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Chevron Phillips to Pay Millions for Air Pollution in Texas (3)

March 9, 2022, 4:26 PMUpdated: March 9, 2022, 6:16 PM

Chevron Phillips Chemical Company LP agreed to pay more than $120 million in fines and facility upgrades to resolve claims against its industrial flaring activities, according to a settlement announced Wednesday.

The Justice Department claimed the company failed to properly maintain its flaring operations at three Texas facilities, resulting in an influx of hazardous air pollution into surrounding areas.

Chevron Phillips’ facilities—located at or near Cedar Bayou, Port Arthur, and Sweeny— violated multiple Clean Air Act and Texas state air pollution requirements while burning off their waste gases, the federal government told the U.S. District Court for the Southern District of Texas. The company will pay an estimated $118 million to reduce air pollution from flares at the plants, and a $3.4 million penalty, according to the settlement.

Chevron Phillips Chemical is an independent company, founded in 2000 as a joint venture between Chevron USA Inc. and Phillips 66 Co.

‘Major’ Agreement

The “major” agreement “will promote environmental justice” in communities overburdened by industrial pollution, according to Todd Kim, assistant attorney general for the department’s Environment and Natural Resources Division.

“This settlement permanently reduces the level of pollutants from the covered plants in which these communities will be exposed,” Kim said in a news conference.

As part of the agreement, Chevron Phillips will also set up fenceline benzene monitors around the Texas facilities, which will cull data to be made public to communities around the petrochemical manufacturing plants.

A Chevron Phillips spokesman said the company is “pleased to have this matter settled with the EPA” and is “making additional investments to proactively reduce our environmental footprint as part of our sustainability strategy.”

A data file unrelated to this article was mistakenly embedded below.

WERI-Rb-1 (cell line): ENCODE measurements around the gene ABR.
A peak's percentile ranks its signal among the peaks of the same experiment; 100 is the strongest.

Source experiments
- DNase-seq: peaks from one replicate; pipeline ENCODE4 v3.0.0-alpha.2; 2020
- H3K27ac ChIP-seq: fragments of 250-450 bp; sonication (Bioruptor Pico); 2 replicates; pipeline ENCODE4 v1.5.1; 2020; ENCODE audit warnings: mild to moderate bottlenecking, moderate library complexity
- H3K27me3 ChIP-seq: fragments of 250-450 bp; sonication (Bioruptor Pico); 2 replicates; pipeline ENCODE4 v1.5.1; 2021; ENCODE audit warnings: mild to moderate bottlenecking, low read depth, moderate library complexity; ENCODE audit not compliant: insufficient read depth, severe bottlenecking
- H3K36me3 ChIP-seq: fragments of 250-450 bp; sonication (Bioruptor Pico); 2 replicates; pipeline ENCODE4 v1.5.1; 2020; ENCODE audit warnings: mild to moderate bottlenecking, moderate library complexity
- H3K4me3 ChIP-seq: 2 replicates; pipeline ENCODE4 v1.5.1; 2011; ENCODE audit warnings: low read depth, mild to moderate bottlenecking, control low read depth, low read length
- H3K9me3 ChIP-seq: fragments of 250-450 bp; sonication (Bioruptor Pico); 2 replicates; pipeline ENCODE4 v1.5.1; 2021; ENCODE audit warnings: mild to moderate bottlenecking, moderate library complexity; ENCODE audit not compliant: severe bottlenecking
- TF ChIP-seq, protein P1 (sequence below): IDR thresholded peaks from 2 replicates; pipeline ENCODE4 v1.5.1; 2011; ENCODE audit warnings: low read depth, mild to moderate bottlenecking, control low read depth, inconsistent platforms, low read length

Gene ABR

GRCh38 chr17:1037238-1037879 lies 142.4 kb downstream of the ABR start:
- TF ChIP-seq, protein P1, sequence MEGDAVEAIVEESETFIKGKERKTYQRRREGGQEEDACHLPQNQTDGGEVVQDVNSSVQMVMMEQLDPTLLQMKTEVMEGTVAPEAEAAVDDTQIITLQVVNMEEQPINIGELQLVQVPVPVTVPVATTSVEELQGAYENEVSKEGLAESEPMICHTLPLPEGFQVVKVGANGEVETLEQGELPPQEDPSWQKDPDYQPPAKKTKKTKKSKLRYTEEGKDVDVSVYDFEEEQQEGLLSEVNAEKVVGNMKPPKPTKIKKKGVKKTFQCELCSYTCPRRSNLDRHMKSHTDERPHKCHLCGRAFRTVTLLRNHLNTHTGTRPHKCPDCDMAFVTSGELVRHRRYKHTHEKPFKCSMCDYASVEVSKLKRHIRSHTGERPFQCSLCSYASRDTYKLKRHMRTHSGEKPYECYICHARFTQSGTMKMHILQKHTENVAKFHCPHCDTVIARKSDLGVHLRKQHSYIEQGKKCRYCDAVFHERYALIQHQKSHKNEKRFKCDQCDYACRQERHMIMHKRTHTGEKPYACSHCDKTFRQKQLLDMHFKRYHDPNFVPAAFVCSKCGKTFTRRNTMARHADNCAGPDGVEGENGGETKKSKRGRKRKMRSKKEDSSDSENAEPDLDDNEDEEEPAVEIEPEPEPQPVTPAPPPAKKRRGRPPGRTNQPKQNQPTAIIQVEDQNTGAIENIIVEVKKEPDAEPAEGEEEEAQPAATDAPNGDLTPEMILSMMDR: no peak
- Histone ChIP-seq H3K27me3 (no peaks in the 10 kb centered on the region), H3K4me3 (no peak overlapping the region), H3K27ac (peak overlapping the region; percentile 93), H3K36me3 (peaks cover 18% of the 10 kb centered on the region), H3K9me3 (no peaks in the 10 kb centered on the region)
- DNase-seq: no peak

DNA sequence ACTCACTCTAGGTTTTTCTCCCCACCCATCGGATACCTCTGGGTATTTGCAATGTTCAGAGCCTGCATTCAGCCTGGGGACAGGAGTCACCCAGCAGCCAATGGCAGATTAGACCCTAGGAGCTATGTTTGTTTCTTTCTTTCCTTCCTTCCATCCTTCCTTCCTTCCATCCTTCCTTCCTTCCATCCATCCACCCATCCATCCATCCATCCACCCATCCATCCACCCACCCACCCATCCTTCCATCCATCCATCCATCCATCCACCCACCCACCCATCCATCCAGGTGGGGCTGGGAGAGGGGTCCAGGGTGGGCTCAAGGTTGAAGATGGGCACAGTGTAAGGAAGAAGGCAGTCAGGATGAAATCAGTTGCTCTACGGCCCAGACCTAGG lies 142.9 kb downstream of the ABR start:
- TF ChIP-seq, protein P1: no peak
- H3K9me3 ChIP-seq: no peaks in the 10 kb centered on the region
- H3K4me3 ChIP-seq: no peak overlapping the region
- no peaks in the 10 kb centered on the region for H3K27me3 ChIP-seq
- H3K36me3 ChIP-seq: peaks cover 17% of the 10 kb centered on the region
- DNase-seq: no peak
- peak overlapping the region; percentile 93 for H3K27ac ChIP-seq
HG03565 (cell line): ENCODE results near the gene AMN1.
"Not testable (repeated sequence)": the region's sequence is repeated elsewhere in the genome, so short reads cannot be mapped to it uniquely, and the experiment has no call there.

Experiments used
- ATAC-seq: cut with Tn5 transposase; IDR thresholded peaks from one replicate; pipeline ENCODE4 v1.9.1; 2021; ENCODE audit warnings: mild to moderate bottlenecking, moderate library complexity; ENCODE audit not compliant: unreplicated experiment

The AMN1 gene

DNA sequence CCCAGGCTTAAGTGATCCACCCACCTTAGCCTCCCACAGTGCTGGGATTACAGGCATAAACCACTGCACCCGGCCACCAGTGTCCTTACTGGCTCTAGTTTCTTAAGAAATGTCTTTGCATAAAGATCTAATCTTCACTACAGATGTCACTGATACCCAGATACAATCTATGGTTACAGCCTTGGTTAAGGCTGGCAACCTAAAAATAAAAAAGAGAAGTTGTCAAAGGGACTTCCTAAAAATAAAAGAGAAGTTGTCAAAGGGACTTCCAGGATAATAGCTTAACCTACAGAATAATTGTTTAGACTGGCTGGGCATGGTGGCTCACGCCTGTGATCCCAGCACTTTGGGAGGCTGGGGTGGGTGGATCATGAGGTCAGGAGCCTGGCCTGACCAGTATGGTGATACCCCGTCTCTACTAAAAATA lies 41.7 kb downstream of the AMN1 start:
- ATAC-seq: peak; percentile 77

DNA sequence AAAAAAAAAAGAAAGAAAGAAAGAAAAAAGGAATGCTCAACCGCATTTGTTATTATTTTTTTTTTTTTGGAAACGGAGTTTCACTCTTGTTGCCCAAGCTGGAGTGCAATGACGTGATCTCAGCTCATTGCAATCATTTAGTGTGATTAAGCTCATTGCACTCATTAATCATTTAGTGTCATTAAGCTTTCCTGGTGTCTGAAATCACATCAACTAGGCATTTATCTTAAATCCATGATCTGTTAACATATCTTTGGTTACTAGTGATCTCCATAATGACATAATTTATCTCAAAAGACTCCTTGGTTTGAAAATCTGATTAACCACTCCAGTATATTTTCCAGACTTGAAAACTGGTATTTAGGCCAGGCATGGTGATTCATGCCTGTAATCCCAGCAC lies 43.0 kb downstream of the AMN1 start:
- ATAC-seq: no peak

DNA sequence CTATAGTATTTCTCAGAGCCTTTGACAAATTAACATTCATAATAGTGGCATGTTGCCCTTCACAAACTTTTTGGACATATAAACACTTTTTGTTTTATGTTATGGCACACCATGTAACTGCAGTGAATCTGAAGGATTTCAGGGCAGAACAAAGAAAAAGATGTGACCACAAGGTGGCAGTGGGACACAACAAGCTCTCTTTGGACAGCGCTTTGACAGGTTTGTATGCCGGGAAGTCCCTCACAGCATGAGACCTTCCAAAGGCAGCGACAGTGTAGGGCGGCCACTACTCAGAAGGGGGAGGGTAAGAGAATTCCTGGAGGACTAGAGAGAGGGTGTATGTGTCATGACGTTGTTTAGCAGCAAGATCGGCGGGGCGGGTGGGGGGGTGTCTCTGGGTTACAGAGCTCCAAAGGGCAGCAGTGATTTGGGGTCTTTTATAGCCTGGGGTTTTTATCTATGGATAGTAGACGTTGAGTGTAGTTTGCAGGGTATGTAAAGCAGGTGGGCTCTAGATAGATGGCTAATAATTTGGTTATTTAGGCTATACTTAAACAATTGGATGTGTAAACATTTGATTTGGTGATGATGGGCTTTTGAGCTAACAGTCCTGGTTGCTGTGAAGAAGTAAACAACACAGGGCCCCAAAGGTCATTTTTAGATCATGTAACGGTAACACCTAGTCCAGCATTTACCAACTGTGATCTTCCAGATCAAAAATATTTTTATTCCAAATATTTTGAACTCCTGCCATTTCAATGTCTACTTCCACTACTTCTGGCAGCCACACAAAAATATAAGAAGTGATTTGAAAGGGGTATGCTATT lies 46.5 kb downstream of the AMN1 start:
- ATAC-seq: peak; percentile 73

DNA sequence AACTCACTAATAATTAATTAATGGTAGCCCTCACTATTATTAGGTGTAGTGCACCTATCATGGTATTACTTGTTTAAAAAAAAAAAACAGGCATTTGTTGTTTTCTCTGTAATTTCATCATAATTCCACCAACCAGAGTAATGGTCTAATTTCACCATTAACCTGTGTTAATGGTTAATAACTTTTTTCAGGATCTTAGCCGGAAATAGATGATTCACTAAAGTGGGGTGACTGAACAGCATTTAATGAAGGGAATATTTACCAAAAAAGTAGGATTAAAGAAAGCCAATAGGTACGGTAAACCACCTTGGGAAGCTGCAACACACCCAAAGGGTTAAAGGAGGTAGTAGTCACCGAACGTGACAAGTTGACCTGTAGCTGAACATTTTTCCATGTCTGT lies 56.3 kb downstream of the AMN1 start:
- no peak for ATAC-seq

The spokesman also said the company “strives to ensure compliance, especially regarding flaring.”

Enforcement Moves

This is the second major environmental justice announcement made by the Justice Department in recent months.

The agency launched an investigation in November 2021 into whether Alabama health officials violated Title VI of the Civil Rights Act by restricting Black residents from sewage and health services.

The announcement pairs up with Kim’s push to crack down aggressively on violators, especially in clean air cases.

In February, a Justice Department official told Bloomberg Law that Justice’s criminal division is going to focus on Clean Air Act cases, which have the potential to bend the curve on climate change, in part because they have been referred to the department by the EPA more often than other types of cases, including Clean Water Act cases.

The announcement is also consistent with Kim’s earlier pledge to tackle the climate crisis and promote environmental justice, consistent with the goals of the Biden administration. Kim called out flaring cases as a “good example” of cases that can meet those goals in a December speech before the American Bar Association.

The Justice Department represents the federal government. Beveridge & Diamond PC represents Chevron Phillips.

The case is United States v. Chevron Phillips Chem. Co., S.D. Tex., No. 4:22-cv-00737, 3/9/22.

(Clarifies in headline and throughout story that Chevron Phillips is affected.)

To contact the reporters on this story: Jennifer Hijazi in Washington at jhijazi@bloombergindustry.com; Stephen Lee in Washington at stephenlee@bloombergindustry.com

To contact the editor responsible for this story: Zachary Sherwood at zsherwood@bgov.com